Dharamsala: They are young, energised and want to see their country free from wrong deeds. Students of Government College of Teacher Education, who came to watch the screening of Nagraj Manjule’s “Fandry” at DIFF, believe that cinema and literature have the power to build a new India.
Manjule, who just won the jury award for “Fandry” at the recently concluded Mumbai International Film Festival, presented his first feature film in front of critics, filmmakers and young students at the ongoing DIFF.
The Marathi film, revolving around an “untouchable” (Dalit) boy and his love for a girl from a higher caste, was presented to a packed house in Tibetan Institute of Performing Arts at McLeod Ganj here and when it concluded, the audience applauded.
The school kids were completely engrossed in Manjule’s beautiful narration of casteism in India and even complimented the director for the same.
“Sir, thank you for coming here and showing the caste system through your film. We feel that cinema and literature are powerful mediums to show wrong activities happening in the society and you did that. I am honoured to be a part of this moment,” said 18-year-old Ravi Shankar Rao.
In the film, Jabya, a young boy played by Somnath Avghade, stays with his family in a dirt-floor shack. They belong to Dalit communit and are given the worst jobs to perform by the villagers, such as being the only ones "allowed" to touch the filthy pigs.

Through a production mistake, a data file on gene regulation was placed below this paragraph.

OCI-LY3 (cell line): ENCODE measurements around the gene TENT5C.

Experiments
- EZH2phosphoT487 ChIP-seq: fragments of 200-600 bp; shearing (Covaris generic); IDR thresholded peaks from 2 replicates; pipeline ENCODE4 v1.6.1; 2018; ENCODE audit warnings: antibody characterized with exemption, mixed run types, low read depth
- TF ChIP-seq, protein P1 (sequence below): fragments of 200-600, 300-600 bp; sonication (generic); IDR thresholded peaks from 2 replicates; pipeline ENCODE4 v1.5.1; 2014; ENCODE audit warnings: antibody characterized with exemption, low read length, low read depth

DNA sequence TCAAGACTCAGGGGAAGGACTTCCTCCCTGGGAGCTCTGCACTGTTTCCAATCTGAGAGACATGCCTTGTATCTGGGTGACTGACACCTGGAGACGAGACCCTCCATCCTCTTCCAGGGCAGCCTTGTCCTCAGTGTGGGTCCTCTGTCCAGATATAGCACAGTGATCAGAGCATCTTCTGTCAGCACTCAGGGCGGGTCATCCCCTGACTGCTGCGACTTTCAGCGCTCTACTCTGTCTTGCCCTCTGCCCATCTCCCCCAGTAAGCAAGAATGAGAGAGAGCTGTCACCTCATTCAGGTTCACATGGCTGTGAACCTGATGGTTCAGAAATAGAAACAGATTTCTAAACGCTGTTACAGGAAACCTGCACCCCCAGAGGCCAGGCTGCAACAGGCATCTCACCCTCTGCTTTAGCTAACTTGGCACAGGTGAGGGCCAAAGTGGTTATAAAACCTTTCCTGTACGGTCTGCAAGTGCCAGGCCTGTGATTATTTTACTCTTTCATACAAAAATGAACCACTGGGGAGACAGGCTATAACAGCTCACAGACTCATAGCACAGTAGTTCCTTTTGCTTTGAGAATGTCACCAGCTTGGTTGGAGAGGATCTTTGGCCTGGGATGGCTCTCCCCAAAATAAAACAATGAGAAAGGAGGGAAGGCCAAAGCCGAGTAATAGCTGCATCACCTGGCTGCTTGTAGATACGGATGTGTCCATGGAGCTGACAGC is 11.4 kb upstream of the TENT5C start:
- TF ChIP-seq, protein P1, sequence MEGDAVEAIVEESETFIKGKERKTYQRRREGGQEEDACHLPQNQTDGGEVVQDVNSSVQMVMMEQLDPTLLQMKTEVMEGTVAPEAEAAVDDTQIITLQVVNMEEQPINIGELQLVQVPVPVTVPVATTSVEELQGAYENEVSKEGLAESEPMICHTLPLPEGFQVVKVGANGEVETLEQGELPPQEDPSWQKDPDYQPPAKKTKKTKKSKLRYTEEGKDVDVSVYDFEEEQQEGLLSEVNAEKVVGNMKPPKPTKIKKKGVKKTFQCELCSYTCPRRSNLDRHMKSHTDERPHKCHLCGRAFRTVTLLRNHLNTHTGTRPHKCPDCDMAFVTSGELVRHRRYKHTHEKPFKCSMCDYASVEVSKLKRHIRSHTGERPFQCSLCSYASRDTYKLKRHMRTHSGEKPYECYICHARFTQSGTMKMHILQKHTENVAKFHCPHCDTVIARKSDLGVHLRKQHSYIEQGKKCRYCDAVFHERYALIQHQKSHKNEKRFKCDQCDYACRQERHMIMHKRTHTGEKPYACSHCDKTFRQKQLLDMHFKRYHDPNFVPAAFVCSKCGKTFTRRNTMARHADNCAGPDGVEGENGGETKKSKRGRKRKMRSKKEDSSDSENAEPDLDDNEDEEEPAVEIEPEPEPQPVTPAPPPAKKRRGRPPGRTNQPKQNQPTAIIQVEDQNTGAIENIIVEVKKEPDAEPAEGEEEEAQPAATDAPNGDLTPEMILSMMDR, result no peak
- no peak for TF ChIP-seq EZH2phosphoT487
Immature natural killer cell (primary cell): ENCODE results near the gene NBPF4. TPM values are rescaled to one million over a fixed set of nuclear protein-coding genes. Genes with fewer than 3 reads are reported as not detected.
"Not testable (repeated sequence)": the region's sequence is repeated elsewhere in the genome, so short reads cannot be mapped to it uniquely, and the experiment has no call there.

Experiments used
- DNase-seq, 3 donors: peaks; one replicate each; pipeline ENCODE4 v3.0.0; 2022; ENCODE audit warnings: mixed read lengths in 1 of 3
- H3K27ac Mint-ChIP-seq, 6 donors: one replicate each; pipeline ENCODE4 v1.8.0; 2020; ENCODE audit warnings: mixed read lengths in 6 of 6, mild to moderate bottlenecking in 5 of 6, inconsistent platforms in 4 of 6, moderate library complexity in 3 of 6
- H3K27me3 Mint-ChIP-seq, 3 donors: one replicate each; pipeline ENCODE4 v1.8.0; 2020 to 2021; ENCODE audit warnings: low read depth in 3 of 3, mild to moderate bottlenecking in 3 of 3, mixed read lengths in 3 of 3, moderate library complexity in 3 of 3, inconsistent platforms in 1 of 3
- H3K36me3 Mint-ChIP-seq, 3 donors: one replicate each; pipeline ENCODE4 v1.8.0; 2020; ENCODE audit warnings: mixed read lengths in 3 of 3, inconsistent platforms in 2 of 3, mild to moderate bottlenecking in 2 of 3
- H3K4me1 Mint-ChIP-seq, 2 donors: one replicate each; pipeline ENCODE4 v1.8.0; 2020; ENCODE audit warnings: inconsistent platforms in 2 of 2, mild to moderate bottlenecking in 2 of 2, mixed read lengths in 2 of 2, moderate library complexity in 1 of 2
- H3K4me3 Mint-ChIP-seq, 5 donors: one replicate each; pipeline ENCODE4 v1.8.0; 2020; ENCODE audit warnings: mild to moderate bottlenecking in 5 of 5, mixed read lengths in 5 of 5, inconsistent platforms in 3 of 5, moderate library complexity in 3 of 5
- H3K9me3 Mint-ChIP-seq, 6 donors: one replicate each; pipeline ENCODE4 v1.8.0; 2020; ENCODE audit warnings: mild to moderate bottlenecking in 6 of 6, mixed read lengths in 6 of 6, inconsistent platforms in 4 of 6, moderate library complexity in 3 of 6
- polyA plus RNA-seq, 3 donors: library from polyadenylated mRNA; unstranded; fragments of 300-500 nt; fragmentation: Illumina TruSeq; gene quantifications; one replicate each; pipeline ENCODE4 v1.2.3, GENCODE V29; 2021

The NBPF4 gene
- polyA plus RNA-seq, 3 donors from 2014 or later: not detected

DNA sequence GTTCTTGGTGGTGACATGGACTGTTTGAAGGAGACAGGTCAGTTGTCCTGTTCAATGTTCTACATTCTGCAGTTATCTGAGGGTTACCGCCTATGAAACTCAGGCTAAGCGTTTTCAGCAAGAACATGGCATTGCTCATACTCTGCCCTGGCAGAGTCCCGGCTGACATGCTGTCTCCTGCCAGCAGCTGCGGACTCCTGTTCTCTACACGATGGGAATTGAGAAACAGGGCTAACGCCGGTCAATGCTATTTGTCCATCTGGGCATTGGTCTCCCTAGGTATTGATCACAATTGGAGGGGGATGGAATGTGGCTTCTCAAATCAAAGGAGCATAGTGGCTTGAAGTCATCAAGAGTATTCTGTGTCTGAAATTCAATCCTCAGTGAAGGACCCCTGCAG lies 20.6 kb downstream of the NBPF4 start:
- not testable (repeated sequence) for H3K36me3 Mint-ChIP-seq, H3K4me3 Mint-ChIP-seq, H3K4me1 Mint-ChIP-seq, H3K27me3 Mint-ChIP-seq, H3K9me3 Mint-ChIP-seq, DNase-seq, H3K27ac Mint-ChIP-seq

The story also shows how Jabya falls in love with Shalu, a fair-skinned girl from higher caste family.
The film also deals with dowry system, which made Priyanka Sahi, a student, emotional.
“We want you to raise this issue also, as being girls we suffer a lot,” she said.
Manjule, a Dalit himself, hails from a small village in Maharastra and shared that this is his own story and this is the reason people connected with it so well.
“I was told that I am making my first feature film so, I should watch other films too. However, I felt that I am selling my own story and I do not need to see any other film. I feel the more personal a film is, the more realistic it is. With that we can relate with the audience,” Manjule said.
He also feels that casteism is still prevalent in India and it is very “unfortunate”.
“There is clear rural and urban divide in India and casteism still continues. People often ask what is your last name and then they define your caste. Once they get to know about you, their behaviour changes automatically,” he said.
“I feel that if youth of today will change, society will also change,” he added.